New chief takes the reins

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By Stephen Lega

The City of Lebanon has a new chief of police.


Joseph Bell was sworn in as the chief Saturday afternoon following a special-called meeting of the Lebanon City Council. Wally Brady was sworn in as the new assistant chief.

Bell is the first African-American to serve as Lebanon's chief of police.

After taking the oath of office, Bell said he has been working toward becoming a chief for 20 years. He added that fairness would be his main focus as the new leader of the department.

"Fairness is going to be the main thing," he said. "Everything else will fall in line from there."

Bell joined the Lebanon Police Department in 1975. In 1979, he completed Department of Criminal Justice training. He has served as a patrol officer, sergeant, and as the acting chief on three occasions - for about three months in 1993, from December of 1995 through September of 1996, and June through October of 2000. In August of 2001, he was promoted to captain, and he served as a lieutenant under recently retired Chief Shelton Young.

Lebanon Mayor Gary Crenshaw said he selected Bell to serve as chief because of his 35 years of experience at every level of the department and because of his understanding that the department needs to make some changes.

"He understands what the main obstacles and issues are going to be with the department for the next five years," Crenshaw said.

Crenshaw added that the police officers need to understand that Lebanon is a small town police department, not a metropolitan department, like Louisville or Lexington.

"We have to earn the trust and the respect of the community," Crenshaw said. "Any public official has to do that."

At the same time, Crenshaw said Bell is aware of his weaknesses, and Brady will complement Bell's leadership.

Brady joined the Lebanon Police Department in 1982. He has worked as a supply officer, a sergeant and a school resource officer. Brady studied police administration at Eastern Kentucky University, where he received an associate's degree in 1982. He completed Department of Criminal Justice Training in 1984.

Bell said that he is pleased to have Brady as his assistant chief of police.

"I'm just glad that I have a friend that can do this job as well or better than I can," Bell said.

Bell added that he expects a lot of restructuring within the department.

Brady may continue as the school resource officer through the end of the school year, but Bell said a new school resource officer would likely be selected for the 2010-11 school year.

Crenshaw added that Brady is one of the most outgoing and personable people that he knows. He also said he hopes Brady will continue the relationships he has built with the youth during the last few years.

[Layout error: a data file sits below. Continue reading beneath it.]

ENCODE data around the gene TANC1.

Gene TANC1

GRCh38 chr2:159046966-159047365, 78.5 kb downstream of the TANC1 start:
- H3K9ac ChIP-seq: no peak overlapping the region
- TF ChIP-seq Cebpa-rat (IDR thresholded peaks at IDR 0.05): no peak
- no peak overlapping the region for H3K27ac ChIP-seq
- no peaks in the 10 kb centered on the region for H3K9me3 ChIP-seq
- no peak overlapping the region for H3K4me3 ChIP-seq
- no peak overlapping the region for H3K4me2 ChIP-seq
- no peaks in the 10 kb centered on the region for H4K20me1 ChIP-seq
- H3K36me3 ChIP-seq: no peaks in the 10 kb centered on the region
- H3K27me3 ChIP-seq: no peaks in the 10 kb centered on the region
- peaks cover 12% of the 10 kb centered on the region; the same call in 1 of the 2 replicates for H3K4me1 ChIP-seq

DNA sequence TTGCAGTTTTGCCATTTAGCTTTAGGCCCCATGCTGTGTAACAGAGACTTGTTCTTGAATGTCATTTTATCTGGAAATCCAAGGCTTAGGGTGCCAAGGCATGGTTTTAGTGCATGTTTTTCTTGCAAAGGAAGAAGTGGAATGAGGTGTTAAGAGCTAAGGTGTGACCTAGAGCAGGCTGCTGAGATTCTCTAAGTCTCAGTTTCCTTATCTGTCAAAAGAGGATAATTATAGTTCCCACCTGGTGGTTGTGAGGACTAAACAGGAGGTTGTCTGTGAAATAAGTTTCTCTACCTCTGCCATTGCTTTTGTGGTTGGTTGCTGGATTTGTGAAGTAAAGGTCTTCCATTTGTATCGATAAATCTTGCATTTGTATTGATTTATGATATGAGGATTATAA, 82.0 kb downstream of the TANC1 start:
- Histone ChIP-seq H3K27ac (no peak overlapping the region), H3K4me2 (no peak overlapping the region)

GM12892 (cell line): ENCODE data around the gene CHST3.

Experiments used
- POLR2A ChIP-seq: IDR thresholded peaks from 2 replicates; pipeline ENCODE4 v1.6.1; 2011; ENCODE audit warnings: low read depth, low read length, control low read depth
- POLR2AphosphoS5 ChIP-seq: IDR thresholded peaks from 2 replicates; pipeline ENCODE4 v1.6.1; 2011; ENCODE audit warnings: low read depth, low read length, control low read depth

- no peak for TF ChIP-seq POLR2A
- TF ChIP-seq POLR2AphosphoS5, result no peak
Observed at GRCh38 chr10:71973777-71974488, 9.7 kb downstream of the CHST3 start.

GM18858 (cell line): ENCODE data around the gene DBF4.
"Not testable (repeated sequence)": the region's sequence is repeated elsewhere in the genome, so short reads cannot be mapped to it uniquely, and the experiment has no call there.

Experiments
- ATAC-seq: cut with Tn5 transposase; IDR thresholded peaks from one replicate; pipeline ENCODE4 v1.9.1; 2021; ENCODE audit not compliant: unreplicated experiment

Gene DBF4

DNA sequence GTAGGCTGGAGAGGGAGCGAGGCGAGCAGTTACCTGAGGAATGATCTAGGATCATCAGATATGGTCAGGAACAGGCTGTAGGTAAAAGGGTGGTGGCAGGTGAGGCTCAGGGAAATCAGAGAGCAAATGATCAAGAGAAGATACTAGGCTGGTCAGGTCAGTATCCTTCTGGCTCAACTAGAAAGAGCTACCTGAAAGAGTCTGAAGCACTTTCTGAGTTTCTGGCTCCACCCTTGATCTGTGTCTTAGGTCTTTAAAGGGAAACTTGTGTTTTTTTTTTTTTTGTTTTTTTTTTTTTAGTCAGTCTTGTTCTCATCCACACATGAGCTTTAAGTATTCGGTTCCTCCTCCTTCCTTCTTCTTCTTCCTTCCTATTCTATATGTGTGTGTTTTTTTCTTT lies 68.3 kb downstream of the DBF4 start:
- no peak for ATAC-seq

Crenshaw, City Attorney Kandice Engle-Gray, Josh McKay, Lisa Nally-Martin and City Administrator John O. Thomas served on a panel that interviewed candidates for police chief. The panel interviewed the five in-house applicants for the position, but chose not to interview the two outside applicants.

Crenshaw said Bell and Brady were the unanimous selections of the panel.

Crenshaw conducted more interviews with Brady and Bell before making his final decision.

During a special-called meeting of the city council Saturday, Bell thanked the council for placing their trust in him and Brady.

"We will do the best we can," Bell told the council.

Council concurs

Mayor Gary Crenshaw told the council during a special-called meeting Saturday that he'd made his decision after hours of interviews. He also asked the city council's concurrence with his decision to promote Bell and Brady.

City Councilman Bill Pickerill pointed out that while the council could concur, the decision was the mayor's to make.

The council then gave its unanimous concurrence to Crenshaw's decision to promote Bell and Brady.

Before the meeting ended, Councilman Kenny Marrett said he would like the police department's new leadership to work on burglaries, which he said is a concern of several citizens.

Marrett pointed out that 55 burglary cases were opened in 2008 and eight were cleared. He added that 88 cases were opened in 2009 and 14 were cleared.

"I'm hoping this team can help improve those numbers," he said.

Bell said after the meeting that the department would focus on everything, and he would provide updates to the council on the department's activities.

On the issue of burglaries, he said that citizens should be aware that in many instances the person who commits a burglary is someone who knows the homeowner.